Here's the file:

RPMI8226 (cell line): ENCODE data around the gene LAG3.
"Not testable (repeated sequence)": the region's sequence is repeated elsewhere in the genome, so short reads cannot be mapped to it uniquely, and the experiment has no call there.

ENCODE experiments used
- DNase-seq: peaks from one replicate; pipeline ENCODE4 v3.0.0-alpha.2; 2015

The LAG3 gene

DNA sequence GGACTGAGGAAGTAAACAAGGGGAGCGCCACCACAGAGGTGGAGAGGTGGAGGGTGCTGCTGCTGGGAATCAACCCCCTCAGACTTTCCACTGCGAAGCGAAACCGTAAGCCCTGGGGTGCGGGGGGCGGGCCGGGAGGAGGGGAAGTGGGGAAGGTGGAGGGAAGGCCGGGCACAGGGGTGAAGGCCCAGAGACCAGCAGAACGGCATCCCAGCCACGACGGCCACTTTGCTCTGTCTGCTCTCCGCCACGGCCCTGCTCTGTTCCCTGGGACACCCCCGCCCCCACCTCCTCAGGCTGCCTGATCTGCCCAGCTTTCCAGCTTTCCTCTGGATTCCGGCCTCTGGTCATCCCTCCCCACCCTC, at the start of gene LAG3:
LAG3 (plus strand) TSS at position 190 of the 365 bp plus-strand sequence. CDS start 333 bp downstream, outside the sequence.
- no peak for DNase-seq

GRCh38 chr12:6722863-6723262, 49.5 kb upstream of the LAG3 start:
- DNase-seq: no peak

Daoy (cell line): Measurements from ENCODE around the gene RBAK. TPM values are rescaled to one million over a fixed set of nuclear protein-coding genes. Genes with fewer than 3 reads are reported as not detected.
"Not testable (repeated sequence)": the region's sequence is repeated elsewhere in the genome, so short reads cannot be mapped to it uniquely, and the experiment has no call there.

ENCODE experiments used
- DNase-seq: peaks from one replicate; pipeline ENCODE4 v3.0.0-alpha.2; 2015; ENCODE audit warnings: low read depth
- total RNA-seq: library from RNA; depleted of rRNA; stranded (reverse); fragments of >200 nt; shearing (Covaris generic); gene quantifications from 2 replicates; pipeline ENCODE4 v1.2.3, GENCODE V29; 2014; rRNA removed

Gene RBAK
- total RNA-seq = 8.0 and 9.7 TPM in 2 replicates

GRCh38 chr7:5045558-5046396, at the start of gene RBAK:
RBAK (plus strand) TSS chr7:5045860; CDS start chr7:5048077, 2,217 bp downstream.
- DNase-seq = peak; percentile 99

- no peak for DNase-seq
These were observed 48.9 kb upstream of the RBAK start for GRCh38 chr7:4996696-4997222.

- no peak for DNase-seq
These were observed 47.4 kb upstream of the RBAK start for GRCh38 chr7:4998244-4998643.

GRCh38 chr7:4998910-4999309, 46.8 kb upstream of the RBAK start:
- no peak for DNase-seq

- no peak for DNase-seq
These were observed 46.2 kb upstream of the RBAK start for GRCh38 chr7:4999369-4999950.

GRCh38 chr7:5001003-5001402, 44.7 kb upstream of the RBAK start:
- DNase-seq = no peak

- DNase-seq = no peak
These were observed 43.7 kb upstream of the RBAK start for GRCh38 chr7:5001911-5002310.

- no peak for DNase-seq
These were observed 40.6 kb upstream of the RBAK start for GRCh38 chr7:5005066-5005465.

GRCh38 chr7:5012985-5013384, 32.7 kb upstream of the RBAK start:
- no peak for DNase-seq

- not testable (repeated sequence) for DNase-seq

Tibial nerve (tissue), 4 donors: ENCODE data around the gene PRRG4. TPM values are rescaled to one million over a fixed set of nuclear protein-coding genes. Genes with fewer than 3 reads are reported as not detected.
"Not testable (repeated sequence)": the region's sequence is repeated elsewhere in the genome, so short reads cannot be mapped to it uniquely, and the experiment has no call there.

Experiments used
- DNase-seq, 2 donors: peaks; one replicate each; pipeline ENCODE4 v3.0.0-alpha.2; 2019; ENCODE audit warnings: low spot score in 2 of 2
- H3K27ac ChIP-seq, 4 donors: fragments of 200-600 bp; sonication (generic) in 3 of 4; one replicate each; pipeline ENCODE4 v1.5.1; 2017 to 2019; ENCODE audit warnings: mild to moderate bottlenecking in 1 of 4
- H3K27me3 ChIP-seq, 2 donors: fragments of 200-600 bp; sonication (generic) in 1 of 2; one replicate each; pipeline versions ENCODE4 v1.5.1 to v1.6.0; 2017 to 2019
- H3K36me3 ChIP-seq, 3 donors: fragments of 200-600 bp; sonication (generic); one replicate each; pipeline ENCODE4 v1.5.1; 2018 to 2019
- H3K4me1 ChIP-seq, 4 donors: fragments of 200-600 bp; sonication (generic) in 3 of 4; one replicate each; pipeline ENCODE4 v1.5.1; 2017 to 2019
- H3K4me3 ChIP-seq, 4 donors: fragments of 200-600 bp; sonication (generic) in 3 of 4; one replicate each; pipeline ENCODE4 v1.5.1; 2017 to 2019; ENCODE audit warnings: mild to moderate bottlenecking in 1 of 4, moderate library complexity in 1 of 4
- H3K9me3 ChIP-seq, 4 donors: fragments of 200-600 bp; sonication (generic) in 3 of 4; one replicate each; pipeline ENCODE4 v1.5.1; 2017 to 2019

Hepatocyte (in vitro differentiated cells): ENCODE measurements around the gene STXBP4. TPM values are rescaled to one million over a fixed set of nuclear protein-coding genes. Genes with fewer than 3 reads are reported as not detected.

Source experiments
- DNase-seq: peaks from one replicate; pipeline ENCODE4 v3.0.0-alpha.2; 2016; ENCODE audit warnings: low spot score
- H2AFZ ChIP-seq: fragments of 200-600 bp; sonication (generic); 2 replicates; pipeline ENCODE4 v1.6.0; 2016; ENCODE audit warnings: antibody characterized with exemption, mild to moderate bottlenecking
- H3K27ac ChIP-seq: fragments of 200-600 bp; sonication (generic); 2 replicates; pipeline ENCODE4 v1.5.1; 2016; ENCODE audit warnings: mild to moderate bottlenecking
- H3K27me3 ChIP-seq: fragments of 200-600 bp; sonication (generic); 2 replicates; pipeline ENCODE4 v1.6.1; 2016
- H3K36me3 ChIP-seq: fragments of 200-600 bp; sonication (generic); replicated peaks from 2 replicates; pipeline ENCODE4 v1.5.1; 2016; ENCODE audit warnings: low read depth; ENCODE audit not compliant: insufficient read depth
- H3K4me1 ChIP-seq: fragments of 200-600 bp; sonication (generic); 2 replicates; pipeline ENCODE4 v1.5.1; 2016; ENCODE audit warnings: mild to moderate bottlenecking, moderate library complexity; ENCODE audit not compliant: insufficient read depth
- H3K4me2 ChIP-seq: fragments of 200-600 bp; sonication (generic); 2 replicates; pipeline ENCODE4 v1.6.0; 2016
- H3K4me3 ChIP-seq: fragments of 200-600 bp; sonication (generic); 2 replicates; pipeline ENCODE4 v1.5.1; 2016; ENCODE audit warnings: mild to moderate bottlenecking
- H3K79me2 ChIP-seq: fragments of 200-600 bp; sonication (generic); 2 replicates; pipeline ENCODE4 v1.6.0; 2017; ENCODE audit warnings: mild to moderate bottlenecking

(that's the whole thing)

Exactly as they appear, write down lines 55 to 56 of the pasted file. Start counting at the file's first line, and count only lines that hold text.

- H3K4me1 ChIP-seq: fragments of 200-600 bp; sonication (generic); 2 replicates; pipeline ENCODE4 v1.5.1; 2016; ENCODE audit warnings: mild to moderate bottlenecking, moderate library complexity; ENCODE audit not compliant: insufficient read depth
- H3K4me2 ChIP-seq: fragments of 200-600 bp; sonication (generic); 2 replicates; pipeline ENCODE4 v1.6.0; 2016